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Are My Local Bookstores Dead Yet?

I’ll keep this short. I want to read Roberto Bolano’s new book The Savage Detectives. Really I do. I love Latin American literature.  And Amazon says this big novel is one of the top ten novels for 2007. But there’s a small problem.  And it’s not the author’s fault.

Friday I was in Ithaca, New York. I stopped in the Cornell Store and saw that they were selling the book for the list price, $27.00. This seems like a lot of money for a book, even though it’s new and hardcover and I want it. When I got home, I found in my email box an advertisement from Amazon offering me this very book at 40% off, for $16.20. And I could get free shipping if my order totaled $25.00. How could this be? I wondered.

So I went to, my favorite used online bookseller, and I found used copies of the book beginning at $16.79 plus shipping.  In other words, the used books (probably review copies) were more expensive than the new book from Amazon delivered to my mailbox.

I want to support my local, independent bookseller.  That would be The Bookstore in Lenox, Massachusetts, which has been a community institution for more than thirty years.  I love that bookstore.  I have given readings there.  I have attended readings there.  Matthew, the owner, has good wine at readings.  He has a great selection of books.  He stocks books people love.  And he’s succeeded even though Barnes and Noble opened a store nearby.  But I digress.  I want to support my local bookseller.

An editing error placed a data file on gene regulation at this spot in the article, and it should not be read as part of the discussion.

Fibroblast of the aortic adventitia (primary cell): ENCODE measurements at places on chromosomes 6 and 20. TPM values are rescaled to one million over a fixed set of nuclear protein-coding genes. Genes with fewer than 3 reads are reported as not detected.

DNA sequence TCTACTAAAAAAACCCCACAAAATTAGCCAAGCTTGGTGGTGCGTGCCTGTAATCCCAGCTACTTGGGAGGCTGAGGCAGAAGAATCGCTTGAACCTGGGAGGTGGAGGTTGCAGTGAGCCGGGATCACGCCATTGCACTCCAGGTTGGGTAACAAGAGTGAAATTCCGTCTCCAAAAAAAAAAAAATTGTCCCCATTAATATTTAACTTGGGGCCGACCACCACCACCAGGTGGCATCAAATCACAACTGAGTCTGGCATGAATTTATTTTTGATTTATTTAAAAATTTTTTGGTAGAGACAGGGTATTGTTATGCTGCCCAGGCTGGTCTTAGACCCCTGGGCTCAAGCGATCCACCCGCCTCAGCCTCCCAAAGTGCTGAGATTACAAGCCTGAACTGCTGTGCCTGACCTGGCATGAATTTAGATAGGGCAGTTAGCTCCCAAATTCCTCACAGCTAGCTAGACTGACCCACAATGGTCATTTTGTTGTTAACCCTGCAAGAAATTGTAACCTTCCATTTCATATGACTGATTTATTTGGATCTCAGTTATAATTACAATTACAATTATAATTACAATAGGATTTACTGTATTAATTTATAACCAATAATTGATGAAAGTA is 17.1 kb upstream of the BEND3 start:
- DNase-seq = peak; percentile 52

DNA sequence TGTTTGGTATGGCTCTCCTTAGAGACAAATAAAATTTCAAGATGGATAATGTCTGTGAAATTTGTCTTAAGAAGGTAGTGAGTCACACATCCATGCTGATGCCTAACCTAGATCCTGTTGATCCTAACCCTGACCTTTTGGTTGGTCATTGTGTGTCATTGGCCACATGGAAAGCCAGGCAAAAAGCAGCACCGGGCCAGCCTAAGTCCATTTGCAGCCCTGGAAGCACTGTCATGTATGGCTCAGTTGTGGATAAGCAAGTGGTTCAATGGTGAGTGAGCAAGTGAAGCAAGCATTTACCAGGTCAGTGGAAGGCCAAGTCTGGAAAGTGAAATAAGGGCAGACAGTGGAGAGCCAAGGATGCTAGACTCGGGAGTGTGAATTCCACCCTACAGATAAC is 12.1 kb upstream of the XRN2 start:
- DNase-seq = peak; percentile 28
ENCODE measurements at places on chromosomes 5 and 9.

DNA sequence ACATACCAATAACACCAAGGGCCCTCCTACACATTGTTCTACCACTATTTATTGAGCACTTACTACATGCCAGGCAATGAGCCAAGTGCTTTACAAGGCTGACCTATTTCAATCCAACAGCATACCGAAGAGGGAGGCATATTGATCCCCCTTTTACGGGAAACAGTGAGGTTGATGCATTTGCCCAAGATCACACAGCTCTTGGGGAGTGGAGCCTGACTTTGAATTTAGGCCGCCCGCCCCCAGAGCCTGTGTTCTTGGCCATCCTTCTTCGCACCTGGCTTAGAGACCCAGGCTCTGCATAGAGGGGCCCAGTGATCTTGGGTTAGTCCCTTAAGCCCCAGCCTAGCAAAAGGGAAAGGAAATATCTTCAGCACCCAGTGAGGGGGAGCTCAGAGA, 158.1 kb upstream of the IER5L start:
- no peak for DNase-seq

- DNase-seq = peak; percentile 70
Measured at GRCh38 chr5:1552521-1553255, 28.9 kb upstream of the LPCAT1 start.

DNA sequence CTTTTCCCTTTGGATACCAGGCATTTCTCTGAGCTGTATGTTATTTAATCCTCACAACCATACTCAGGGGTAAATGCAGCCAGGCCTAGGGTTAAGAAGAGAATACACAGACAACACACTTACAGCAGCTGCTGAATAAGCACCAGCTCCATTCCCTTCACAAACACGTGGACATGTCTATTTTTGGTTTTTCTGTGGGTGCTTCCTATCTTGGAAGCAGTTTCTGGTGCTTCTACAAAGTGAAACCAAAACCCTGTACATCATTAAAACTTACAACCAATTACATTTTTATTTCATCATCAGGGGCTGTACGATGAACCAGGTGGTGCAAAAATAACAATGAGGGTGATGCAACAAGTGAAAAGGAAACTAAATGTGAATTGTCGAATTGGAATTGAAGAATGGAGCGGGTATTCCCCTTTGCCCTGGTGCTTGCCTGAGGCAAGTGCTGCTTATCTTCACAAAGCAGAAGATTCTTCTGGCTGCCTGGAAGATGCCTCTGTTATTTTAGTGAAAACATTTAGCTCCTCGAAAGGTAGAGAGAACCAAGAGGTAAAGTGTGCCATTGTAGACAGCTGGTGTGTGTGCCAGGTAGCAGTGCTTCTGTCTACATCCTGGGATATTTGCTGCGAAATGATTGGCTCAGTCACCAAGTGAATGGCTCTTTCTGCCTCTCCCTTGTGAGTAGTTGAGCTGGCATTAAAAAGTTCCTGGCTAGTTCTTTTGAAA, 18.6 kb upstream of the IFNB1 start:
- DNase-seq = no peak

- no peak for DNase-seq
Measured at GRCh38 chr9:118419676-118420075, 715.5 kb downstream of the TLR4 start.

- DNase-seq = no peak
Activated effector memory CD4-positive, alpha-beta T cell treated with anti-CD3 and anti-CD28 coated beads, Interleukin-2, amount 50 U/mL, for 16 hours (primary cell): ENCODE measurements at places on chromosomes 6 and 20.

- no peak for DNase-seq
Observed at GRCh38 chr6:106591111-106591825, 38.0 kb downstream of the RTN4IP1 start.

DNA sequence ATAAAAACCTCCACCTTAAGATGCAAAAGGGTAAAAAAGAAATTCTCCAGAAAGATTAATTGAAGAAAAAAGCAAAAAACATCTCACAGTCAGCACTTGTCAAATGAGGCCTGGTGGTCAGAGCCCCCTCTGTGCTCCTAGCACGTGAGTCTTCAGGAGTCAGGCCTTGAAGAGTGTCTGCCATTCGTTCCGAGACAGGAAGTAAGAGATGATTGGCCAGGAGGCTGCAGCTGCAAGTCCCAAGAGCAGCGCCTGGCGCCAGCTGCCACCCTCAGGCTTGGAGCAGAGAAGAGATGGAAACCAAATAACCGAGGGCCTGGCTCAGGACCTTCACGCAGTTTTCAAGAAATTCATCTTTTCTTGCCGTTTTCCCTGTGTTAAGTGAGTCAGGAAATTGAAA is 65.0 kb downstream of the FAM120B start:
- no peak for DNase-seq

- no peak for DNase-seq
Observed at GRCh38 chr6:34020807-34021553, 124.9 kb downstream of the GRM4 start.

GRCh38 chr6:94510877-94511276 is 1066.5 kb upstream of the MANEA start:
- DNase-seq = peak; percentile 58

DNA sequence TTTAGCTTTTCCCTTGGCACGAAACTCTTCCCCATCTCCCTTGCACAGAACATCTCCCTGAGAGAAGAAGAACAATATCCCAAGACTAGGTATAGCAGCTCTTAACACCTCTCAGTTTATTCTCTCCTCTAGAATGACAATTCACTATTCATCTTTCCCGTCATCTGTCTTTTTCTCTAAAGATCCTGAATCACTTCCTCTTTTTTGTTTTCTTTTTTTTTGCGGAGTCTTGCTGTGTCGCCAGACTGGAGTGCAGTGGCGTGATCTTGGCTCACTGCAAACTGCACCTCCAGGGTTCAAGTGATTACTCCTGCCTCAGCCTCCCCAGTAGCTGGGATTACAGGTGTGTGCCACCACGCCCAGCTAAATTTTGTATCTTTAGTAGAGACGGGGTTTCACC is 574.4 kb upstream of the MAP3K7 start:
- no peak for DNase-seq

But as far as Roberto Bolano’s book is concerned, is my commitment to independent bookstores worth $11? For this one book? I’d like to think it was, but frankly, I can hear padlocks snapping shut on the front doors of most independent booksellers near here. That would be a terrible.

And now that Christmas, Chanukah, Kwanzaa, etc. are approaching, and the gifting season is upon us, people who give gifts probably want to stretch their gift-giving funds.  I’m worried.  Because all of that desire to save drives people to Amazon and B&N.  And that’s is a real danger not only for my friend’s bookstore, but also for the lovely, lively, local, independent institution of bookstores generally.

Please think about this briefly before you shop. I don’t want bookstores to go the way of the small town hardware store.  

Tabasco: Still Struggling, Almost Forgotten

You’ll recall that in late October and early November the state of Tabasco in Mexico had huge floods.

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Women in Villahermosa covered their noses on Sunday because of the stench from the receding flood waters.

The flood, which was very briefly noted in the traditional media, and has faded from the traditional media.

And now there is a serious concern about an outbreak of dengue.

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